The Healing Power of Letting Your Inner Child Play

And how to do it.

Originally Published: 
TZR, Stocksy
inner child play

From playing hide and seek to dressing up Barbies, as children, playtime is a big part of our lives. However, as we become adults, letting our inner child play and do things purely for fun, such as singing, dancing, playing games, painting, or other activities we enjoyed as a kid, falls to the bottom of our priorities list. Why? Simply put: We’re busy. We have tons of responsibilities soaking up our time and energy. And, living in a society that values productivity, playing is often seen as unproductive or a wast of one’s time. That said, inner child play is actually a very productive and beneficial thing one can do for self-healing.

For those unfamiliar, this youthful kind of activity or practice is a component of inner child work, which Kobe Campbell, a licensed trauma therapist and author of Why Am I Like This?: How to Break Cycles, Heal From Trauma, and Restore Your Faith, explains is about acknowledging unaddressed pain from our childhood. Our inner child, she says, gets frozen in fear, sadness, or shame, and that follows us into adulthood. As adults, we can show up for that inner child and help them heal. “If we want to be healthy adults, we must go back to our childhood, see what is missing, and give it to ourselves,” Campbell says. “This helps us heal the wounds of the past so we can fully show up in the present.”

One powerful way to do this is by allowing our inner child the time and space to play. “What a child needs to develop into a healthy adult is the freedom to be a child,” Campbell says. “Playing, exploring, and imagining are deeply important to the psychosocial development of a child and sets the foundations for confidence and autonomy as an adult.”


Campbell notes that some benefits of inner child play include increased self-awareness, more joy, reduced anxiety, a more profound sense of freedom and safety, and a desire to prioritize play in your life. For example, Karen Robinovitz, co-founder and co-CEO of Sloomoo Institute, says inner child play was a key tool that helped her find joy in her life again after dealing with grief and loss. “It was making time to play that began to bring me back to life,” she says. “Kids live in a natural state of wanting to play. As adults, we often forget how important it is to reconnect with that ability. I think it’s vital. It recharges you, reminds you of what really matters, and triggers creativity, endorphins, and youthfulness.”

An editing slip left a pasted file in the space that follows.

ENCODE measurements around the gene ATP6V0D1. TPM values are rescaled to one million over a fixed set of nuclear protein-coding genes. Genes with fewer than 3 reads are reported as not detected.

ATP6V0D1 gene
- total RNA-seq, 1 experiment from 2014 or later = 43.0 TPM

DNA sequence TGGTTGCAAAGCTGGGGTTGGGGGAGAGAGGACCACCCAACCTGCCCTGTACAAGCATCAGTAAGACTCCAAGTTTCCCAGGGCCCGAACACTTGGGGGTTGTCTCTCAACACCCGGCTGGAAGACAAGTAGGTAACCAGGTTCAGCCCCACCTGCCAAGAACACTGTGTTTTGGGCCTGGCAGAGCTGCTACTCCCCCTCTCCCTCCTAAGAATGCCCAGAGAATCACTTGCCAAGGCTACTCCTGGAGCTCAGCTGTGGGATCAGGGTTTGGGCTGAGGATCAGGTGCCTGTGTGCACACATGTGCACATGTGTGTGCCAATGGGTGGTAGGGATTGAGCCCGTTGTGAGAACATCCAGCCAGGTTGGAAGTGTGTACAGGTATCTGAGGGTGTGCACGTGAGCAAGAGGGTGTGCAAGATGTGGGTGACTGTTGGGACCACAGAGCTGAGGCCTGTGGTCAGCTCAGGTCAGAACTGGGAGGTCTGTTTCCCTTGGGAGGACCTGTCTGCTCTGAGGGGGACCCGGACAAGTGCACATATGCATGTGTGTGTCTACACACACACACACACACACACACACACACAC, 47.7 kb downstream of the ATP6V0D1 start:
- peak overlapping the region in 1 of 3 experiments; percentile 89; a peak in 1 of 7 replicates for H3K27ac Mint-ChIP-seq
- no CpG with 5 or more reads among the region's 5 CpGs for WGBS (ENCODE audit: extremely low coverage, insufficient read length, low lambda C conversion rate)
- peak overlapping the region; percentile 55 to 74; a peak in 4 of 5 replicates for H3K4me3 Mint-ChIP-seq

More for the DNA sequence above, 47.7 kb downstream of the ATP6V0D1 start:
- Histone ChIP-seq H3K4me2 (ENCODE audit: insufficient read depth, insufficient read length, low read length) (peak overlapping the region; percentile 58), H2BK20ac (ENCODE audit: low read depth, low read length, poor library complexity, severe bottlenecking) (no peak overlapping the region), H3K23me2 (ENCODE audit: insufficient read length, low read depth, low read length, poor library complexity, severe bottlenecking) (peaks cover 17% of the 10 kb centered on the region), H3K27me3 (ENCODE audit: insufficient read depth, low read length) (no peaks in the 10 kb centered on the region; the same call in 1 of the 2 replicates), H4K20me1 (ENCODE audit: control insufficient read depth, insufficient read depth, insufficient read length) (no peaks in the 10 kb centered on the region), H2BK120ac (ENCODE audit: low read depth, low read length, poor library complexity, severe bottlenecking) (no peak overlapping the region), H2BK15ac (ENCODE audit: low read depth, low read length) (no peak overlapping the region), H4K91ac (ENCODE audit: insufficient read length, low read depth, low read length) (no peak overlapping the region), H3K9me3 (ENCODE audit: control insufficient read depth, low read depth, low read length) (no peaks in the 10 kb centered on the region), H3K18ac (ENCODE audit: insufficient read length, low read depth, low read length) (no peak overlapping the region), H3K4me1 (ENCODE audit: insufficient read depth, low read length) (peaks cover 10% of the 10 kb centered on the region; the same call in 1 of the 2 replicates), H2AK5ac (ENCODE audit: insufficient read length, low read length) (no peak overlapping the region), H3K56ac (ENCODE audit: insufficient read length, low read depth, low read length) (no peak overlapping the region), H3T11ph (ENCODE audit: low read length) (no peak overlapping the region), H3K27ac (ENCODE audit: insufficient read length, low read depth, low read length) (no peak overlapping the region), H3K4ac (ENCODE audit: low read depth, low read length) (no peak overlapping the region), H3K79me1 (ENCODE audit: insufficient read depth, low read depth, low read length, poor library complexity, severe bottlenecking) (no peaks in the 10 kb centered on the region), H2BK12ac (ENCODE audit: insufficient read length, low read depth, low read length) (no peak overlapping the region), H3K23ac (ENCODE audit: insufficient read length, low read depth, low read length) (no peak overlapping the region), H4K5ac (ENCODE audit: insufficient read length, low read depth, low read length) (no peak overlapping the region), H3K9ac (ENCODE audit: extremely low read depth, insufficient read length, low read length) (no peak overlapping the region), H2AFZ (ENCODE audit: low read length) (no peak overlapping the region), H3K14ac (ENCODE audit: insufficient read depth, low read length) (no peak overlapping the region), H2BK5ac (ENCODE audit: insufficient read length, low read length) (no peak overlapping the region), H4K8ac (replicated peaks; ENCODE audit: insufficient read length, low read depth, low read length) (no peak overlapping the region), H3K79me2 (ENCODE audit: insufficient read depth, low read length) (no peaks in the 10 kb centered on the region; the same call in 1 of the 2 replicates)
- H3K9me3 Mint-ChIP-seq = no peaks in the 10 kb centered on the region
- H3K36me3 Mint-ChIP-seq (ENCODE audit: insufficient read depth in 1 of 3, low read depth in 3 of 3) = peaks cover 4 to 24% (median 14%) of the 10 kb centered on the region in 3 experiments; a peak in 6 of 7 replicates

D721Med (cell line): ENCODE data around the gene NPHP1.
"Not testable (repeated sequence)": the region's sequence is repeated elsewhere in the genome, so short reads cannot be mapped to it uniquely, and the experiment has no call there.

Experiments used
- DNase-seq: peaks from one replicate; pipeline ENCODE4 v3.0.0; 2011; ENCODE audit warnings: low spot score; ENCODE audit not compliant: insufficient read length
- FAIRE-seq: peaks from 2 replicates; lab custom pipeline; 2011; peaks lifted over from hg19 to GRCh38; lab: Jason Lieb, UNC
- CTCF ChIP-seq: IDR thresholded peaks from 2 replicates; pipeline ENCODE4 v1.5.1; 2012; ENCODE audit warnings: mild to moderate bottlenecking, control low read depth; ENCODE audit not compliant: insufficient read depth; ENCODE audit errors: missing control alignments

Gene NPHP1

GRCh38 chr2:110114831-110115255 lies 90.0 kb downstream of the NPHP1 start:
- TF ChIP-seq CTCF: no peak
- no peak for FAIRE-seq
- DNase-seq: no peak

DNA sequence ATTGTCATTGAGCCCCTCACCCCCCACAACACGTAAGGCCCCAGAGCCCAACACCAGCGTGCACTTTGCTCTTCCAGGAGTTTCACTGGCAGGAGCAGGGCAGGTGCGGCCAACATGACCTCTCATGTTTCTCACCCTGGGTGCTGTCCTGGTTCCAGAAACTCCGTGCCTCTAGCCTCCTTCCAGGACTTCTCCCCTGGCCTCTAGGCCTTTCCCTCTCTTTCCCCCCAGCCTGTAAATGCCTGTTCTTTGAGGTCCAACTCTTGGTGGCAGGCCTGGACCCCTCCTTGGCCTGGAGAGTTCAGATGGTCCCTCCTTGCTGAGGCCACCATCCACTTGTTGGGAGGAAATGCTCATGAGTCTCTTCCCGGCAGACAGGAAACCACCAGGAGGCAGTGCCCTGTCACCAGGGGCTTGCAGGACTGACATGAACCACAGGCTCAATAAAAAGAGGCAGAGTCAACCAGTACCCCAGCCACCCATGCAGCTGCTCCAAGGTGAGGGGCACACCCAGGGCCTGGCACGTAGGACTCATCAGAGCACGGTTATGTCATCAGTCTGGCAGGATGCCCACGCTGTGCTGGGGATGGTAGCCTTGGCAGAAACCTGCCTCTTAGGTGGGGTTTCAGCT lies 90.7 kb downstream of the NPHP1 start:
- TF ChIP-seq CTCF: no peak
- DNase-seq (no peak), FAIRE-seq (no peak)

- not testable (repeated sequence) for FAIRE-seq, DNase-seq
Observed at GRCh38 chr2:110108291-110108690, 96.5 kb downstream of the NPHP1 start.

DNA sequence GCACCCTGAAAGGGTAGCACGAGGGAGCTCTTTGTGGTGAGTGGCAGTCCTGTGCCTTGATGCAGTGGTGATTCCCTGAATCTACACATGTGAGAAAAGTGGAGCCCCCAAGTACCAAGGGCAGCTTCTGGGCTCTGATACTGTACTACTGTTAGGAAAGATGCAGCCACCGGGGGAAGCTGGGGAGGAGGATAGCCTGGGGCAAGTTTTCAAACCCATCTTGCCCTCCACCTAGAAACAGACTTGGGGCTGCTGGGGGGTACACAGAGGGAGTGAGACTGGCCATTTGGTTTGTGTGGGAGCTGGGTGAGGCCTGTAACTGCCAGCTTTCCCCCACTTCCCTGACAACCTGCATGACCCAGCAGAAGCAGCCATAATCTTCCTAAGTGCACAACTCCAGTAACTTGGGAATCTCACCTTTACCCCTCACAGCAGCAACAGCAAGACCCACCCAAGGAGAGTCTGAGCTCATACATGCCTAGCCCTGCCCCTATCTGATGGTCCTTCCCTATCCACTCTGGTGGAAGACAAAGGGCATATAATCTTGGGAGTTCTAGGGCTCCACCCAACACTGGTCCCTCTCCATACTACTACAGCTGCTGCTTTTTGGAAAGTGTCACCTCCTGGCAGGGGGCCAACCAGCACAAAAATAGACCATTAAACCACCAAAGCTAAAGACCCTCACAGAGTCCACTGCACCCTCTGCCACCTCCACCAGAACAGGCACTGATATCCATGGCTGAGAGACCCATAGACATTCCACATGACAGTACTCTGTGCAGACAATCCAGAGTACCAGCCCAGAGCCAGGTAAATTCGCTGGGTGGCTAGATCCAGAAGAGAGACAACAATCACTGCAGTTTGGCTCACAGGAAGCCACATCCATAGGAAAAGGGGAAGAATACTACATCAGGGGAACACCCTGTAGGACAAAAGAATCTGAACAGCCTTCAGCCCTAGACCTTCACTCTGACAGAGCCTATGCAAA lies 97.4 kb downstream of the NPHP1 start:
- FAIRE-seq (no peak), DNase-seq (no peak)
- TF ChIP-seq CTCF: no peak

Ways To Practice Inner Child Play

So what does inner child play actually look like? Campbell defines it as “any creative expression that is not measured, monetized, or evaluated by others,” including activities like dancing, singing, drawing, painting, exploring outside, or spending the day at a theme park.

For instance, Robinovitz’s activity of choice is playing with slime. “Squeezing, stretching, making bubbles, blending different colors together to watch how it changes — it brings me right back to [when I was] seven years old,” she says. “One of my favorite ones smells exactly like the sugar cereal I had as a kid. Every time I smell it, I’m transported back to my younger self, sitting at our kitchen table, begging my mom for another bowl.”

Meanwhile, Amahlia Stevens, founder of Vitamin A swimwear brand, enjoys painting with her kids. “Sometimes I tell a story, and we all just paint what comes to mind,” she says. “Lately, we’ve been painting from observation; plants or flowers. It lightens my soul to paint.” Going outside is also a fun inner child activity Stevens enjoys doing with her kids, whether by camping, going on a nature walk, or having a picnic. Rollerskating is also her latest obsession. “I love taking them skating at the rink,” she says. “It brings me back to the fun and freedom I felt when I was their age.”

In other words, there is no right or wrong way to let your inner child play. The only goal is to have fun.


How To Make Time For Inner Child Play

Given that, as adults, we have way more responsibility on our plates than we did when we were children, simply finding the time to play can be a challenge in and of itself. For this reason, Campbell’s biggest tip for incorporating more inner child play is scheduling it. “Write a list of all the things you might want to try so you have some options in mind,” she says. Then, “guard that time the way you would a work meeting.”

Blocking out inner child play on her calendar works well for Stevens. For Robinovitz, on the other hand, her approach to playtime is to make it an integral part of her everyday life. “I am almost never in a meeting, in person or virtually, without having slime in my hand. That not only lightens the mood but also helps me focus,” she says. “When I’m super stressed, I take a moment with slime to just enjoy it and be present, focusing on the satisfying sounds, scent, feel, and ever-changing forms.”

Furthermore, inner child play doesn’t necessarily have to be this big activity that takes up a lot of time. It can also be about making mundane moments feel more fun and magical, as children do. Stevens does this with her kids by having a dance party whenever they clean or tidy up. “It’s so liberating to dance and sing; dance parties are the best mood booster,” she says. Robinovitz also finds dancing an easy way to squeeze in inner child play. “When I hear a song that I love, I’m not afraid to dance in public, be it in a store or a lobby,” she says. “I learned that from my mother, who is 77 [years old] and still doing the same.”

The takeaway: Don’t put pressure on yourself to make time for inner child play because that defeats the purpose of it. Instead, milk the joy out of the small moments and build from there.

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